What Is the First Thing You Should Do After Retrieving Your Boat Onto Your Trailer?

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You’d be amazed at how many boat accidents occur on land after the boat has been retrieved from the water.

Most mountaineering accidents occur on the way down the mountain for the same reason. Once you think you are “home-free,” you drop your guard…and that is when accidents occur.

So, here’s a list of what to do before you crack that celebratory beer and start sharing fishing stories.

When Retrieving Your Boat…

If you are new to boating, retrieving your boat refers to the process of maneuvering your boat onto your partially submerged trailer and pulling it up the launch ramp (and out of the water).  As a newcomer to the boating world, remember that loading a boat onto a trailer is serious business. In the same way that you’d follow boating safety tips in the water, be sure to prioritize safety out of the water, too.

Power loading (using your engine to get onto your trailer) is a classic boat ramp no-no.  

Thou shall not power load. 

Always use the winch when you load a boat onto a trailer.  Also, don’t forget your parking brake.  Just saying.

But we’re not here to tell you how to retrieve your boat – we want to lay out the steps you need to take after your retrieve.

Step #1: Rinse Off Your Boat, Trailer, and Riggings

No one likes this step, but it will definitely extend the lifespan of your boat (and your trailer).

If you boat on freshwater, there are plenty of microbial plants, bacteria, and crustaceans eagerly waiting to colonize your boat. They will have a field day in storage, so rinse those little intruders off!

We love boating on saltwater.  Salt, however, is public enemy #1.  You can think of salt exposure like sun exposure:  a short amount of time in the sun is great.  Too long in the sun, and it becomes toxic. 

Salt causes rust, which many boat owners call a “cancer”:  Once it starts, it’s hard to stop.  Prevention – rinsing off your boat – is the best defense.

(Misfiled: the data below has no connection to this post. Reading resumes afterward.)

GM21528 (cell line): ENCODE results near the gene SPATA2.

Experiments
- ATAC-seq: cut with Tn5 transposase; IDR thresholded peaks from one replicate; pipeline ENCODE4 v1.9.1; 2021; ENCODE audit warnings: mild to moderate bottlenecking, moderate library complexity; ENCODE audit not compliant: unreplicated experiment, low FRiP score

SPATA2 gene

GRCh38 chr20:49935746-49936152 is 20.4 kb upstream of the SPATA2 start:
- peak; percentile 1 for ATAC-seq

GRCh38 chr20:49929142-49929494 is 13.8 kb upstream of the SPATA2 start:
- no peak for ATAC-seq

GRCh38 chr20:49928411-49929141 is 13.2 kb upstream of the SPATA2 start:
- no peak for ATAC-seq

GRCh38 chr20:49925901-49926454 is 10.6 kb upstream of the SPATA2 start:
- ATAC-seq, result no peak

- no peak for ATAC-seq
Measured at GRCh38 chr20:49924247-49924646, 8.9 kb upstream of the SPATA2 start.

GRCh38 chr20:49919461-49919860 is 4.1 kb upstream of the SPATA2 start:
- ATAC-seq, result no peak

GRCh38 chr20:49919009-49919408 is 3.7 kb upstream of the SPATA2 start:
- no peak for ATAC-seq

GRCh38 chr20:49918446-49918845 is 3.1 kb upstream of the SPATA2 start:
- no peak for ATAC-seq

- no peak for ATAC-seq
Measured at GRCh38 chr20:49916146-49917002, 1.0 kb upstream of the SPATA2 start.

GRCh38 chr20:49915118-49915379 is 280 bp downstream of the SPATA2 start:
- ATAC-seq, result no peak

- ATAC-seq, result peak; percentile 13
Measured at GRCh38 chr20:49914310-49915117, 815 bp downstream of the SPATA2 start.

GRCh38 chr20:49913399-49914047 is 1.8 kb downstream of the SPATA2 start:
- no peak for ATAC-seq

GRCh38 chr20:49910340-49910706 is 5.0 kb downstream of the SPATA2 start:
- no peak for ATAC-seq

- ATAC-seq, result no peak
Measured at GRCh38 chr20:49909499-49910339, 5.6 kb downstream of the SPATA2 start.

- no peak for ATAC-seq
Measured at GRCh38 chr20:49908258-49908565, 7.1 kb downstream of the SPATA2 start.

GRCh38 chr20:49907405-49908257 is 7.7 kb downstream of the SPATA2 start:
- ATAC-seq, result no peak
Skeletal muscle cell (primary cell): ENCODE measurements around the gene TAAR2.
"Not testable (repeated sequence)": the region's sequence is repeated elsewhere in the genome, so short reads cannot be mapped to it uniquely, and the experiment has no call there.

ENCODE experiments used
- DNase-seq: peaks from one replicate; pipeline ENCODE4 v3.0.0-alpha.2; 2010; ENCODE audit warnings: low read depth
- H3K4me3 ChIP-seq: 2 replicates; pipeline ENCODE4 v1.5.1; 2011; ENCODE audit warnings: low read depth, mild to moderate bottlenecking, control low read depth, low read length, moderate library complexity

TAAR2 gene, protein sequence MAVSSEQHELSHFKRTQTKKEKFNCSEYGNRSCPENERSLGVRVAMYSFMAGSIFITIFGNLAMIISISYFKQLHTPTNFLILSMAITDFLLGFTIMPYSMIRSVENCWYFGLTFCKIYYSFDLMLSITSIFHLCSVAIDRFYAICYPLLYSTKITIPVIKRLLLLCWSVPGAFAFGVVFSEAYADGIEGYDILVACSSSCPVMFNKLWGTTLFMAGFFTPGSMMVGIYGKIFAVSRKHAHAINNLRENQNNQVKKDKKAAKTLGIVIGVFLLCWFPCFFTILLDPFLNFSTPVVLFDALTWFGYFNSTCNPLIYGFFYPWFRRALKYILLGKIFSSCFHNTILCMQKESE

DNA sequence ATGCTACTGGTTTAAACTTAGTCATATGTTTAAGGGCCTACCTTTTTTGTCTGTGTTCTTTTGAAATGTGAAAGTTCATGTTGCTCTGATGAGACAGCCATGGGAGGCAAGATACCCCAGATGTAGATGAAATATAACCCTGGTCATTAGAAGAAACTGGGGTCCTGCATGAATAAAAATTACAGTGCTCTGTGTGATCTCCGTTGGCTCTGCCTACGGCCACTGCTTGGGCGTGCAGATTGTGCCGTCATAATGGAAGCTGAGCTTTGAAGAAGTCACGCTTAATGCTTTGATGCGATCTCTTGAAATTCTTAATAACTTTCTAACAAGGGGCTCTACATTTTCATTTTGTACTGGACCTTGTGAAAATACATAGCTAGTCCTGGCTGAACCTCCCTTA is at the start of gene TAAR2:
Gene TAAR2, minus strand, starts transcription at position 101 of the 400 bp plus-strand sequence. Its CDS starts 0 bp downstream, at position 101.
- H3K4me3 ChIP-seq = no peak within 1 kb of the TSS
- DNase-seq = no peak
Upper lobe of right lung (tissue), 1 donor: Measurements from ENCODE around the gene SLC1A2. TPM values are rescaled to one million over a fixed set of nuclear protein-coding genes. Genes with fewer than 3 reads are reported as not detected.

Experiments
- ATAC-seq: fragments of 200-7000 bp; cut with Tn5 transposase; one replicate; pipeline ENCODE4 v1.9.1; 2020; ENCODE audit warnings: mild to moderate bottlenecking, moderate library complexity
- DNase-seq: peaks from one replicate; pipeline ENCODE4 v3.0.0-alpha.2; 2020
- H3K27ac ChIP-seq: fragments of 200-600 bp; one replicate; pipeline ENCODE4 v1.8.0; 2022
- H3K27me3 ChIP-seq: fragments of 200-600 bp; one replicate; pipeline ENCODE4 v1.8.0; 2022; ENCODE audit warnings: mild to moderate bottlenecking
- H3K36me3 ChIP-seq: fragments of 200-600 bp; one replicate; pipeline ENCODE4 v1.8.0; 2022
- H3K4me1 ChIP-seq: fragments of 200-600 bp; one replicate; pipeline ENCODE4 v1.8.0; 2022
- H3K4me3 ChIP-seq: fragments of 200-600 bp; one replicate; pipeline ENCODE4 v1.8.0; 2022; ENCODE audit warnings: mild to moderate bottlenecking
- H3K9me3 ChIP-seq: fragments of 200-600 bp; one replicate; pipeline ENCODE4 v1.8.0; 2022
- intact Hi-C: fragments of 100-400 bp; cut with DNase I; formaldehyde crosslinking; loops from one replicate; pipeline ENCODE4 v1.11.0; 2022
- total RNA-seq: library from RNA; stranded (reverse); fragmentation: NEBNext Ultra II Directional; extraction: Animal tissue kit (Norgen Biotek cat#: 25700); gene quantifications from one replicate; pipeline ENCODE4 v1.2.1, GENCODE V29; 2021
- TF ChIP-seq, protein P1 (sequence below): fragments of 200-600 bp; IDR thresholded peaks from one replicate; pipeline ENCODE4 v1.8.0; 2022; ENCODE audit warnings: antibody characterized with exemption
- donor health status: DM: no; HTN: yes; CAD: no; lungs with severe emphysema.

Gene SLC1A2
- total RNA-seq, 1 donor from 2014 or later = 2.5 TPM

If your boat catches a lot of splash, start with the interior. Next, move to the top and finish with the bottom.  Make sure to thoroughly rinse out all of the nooks and crannies on your trailer, which is metal and not optimized for use in water. (Check out this boat maintenance guide for more information on properly cleaning your vessel).

Finally, you may want to rinse off your tow vehicle if any saltwater splashed on it during retrieval.   

For those sailors out there, if your sail caught even one single splash of salt water, all that canvas has to be washed off…and dried.  (We’ve yet to meet a sailor who actually likes de-rigging.  It’s a hassle – but a necessary one.) 

Don’t forget to wash off all of your lines/rigging, lifejackets, and any part of your boat that got wet.

You also need to dry your boat.  The drive home is a nice opportunity for an air dry – if you don’t mind water-spotting on the hull.  If you want to keep your hull spotless, wipe it down with a microfiber towel.

Step #2: Secure Your Boat to the Trailer

You’d be amazed how many tired sailors and boaters drive off without securing their boat…only to have it come off the trailer.  Again, none of this is rocket science…but it’s easy to get careless when you’re tired, hungry, and thinking about what you’re going to have for dinner.

Step #3: Check the Winch Strap and Attach the Safety Chain

Tighten up the winch strap.  It should be attached to the cleat or bow eye.

Sometimes, the boat bounces a little bit on the bunks when you pop it up the ramp onto flat ground, so you’ll want to double-check that the winch strap is taut to the winch post.

Attach the safety chains to the trailer tongue.  When your boat is cruising down the road at 55 mph, you want redundant systems to ensure your boat does not fly off the back of the trailer. That’s never fun.